Contemplation is about being with God – not because we want anything, but simply because God ‘is.’  It is a movement grounded in our love of God, and God’s love for us.  The closer we come into God’s presence, the more we will find our own fundamental identity in God.  But, ironically, it may often seem as though we lose ourselves in God before we find our true selves.  This can sometimes be a difficult or painful process, and it important to have someone to talk to if we are practising contemplative prayer regularly: a close friend, spiritual director, or a priest.  In contemplation we go deep within ourselves, so we need to know that it may sometimes be uncomfortable.  But it is also important to remember that God is always with us, leading us and inviting us.  We are not taken anywhere against our will.

Words are not used liberally or lightly in the contemplative prayer tradition.  Rather than confront God with a plethora of words, coming with a list of wants and desires, the emphasis is instead on waiting in silent, or near-silent, expectation.  Words are mainly used as a way into our prayer - as a means to still our minds, and begin the journey from head to heart.  They are simple words or phrases, often drawn from the Bible, which are gently repeated, such as the Jesus Prayer:  ‘Lord, Jesus Christ, Son of God, have mercy upon me’, or ‘Maranatha, come, Lord Jesus.’  Or, it might just be one word such as ‘Love’, or ‘Light’ or ‘Peace.’ 

When we pray we bring all of ourselves to God, so this means that we need to take account of our posture and our breathing as well as the attitude of our minds and the words we use.  It is generally best to sit upright in a straight-backed chair or to kneel using a prayer stool.  I often sit on the floor with my legs crossed.  It is simply a case of finding what is most comfortable – without being so comfortable that you fall asleep!  Before you begin, it is a good idea to consciously bring ourselves into God’s presence, perhaps by saying the Lord’s Prayer, or by asking God to still our minds.  You may like to light a candle or have an image or an icon before you in order to focus your mind, or to hold a cross.  Try different things and see what feels best.


Once you have chosen a prayer word or phrase, you can then introduce this to your prayer, slowly and gently repeating it to yourself, either silently, or if you are on our own, spoken out loud.  I find that it is better to say the prayer silently as that shows our desire to internalise our words before God, but you may choose to say it outwardly first, in order to settle into it, and then say it inwardly.  Try to keep the prayer word or phrase in rhythm with your breathing.  For example, say the first syllable on the in-breath, and the second on the out-breath: Je-sus, Je-sus, Je-sus, or Ho-ly, Ho-ly, Ho-ly.  Treat the word like an anchor, a grounding to your prayer.  It is something to hold on to.  God already knows what is on our hearts and does not need a proliferation of words.  It is important to use the same prayer word or phrase throughout.  Changing is not necessarily a good idea.  The Fellowship of Contemplative Prayer provide a different saying to use for a month at a time.  I use this, and it is really good to have a continual focus for a substantial period of time, and also to know that other people are using the same phrase.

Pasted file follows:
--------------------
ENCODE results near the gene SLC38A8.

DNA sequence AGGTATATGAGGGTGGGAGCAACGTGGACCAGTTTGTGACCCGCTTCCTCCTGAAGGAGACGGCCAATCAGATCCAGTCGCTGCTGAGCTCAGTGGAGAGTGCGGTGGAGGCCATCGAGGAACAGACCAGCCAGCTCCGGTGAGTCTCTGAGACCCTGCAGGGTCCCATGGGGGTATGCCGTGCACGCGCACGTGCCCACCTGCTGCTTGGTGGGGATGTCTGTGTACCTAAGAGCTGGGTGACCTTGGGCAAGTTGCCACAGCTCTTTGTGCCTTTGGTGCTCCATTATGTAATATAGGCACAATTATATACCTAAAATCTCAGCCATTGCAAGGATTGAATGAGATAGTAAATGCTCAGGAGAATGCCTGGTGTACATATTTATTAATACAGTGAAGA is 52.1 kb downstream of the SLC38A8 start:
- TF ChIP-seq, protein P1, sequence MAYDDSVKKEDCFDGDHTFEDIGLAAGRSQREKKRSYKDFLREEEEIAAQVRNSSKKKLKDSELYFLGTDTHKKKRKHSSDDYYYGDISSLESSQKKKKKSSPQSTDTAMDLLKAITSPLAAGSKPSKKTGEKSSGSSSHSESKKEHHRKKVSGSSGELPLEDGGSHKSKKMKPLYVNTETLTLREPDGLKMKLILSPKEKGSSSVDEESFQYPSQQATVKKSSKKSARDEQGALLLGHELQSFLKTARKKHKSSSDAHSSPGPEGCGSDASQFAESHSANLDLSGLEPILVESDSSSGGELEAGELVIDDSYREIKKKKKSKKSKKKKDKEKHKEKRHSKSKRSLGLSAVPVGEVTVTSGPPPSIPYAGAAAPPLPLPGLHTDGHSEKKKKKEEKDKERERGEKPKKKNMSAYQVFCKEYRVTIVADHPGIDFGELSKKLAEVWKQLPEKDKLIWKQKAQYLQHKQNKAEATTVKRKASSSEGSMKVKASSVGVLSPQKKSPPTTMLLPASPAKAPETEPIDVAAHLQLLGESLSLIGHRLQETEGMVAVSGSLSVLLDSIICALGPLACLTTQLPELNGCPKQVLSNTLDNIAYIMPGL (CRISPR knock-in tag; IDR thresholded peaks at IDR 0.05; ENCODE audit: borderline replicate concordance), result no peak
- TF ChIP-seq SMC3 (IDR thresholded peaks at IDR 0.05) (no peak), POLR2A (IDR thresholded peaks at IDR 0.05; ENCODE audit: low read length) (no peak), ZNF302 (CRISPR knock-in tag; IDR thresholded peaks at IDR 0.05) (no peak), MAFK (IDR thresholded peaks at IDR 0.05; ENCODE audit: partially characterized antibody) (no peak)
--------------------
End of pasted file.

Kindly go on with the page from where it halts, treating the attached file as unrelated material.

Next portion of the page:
It is important not to explicitly think too much about the word – just let it wash over you, and give it to God.  If you find yourself distracted do not get too anxious.  Just return to the word, and do not berate yourself for getting distracted.  Sometimes the distractions are actually useful, as we find they are raising things that we need to address in ourselves or in our relationship with others.  Try and pray like this for 10 or 15 minutes first of all, and then you can gradually build up the time.  It does not matter how long you pray for; what is more important is your intention and your desire to be with God.  You may end up reducing the phrase to just one or two words, or eventually you may lose all your words.  The ultimate aim in contemplative prayer is the shedding of all words, to come to the wordless adoration of God.  As you come to the end of your time of prayer, you might like to draw it to a close with the Grace.

When you engage with contemplative prayer on a regular basis you will find that it begins to infuse with other areas of your life, leading to a greater appreciation of silence and stillness.  You become more and more aware of your senses, and God’s love for you.  It is not a replacement for intercessory prayer, but I have found it to be a great strength in my own prayer life.   Some people are critical of contemplation, and prayer more generally, seeing it as being on one end of a spectrum with action on the other. 

However, I do not see it as a choice between either contemplation or action as they are two sides of the same coin.  In reality, one enhances and enriches the other, and I have discovered through contemplative prayer that I have come to love God’s creation more, and this has spilled over into action in the world.  Indeed, the medieval mystic Meister Eckhart said that, ‘What we plant in the soil of contemplation, we shall reap in the harvest of action.’  Reaching out to God in prayer inevitably leads to reaching out to others.  Jesus was a man of action and a man of prayer and contemplation, and his is the template we should be modelling our lives on. 

I will end with some words by Thomas Merton from his book New Seeds of Contemplation,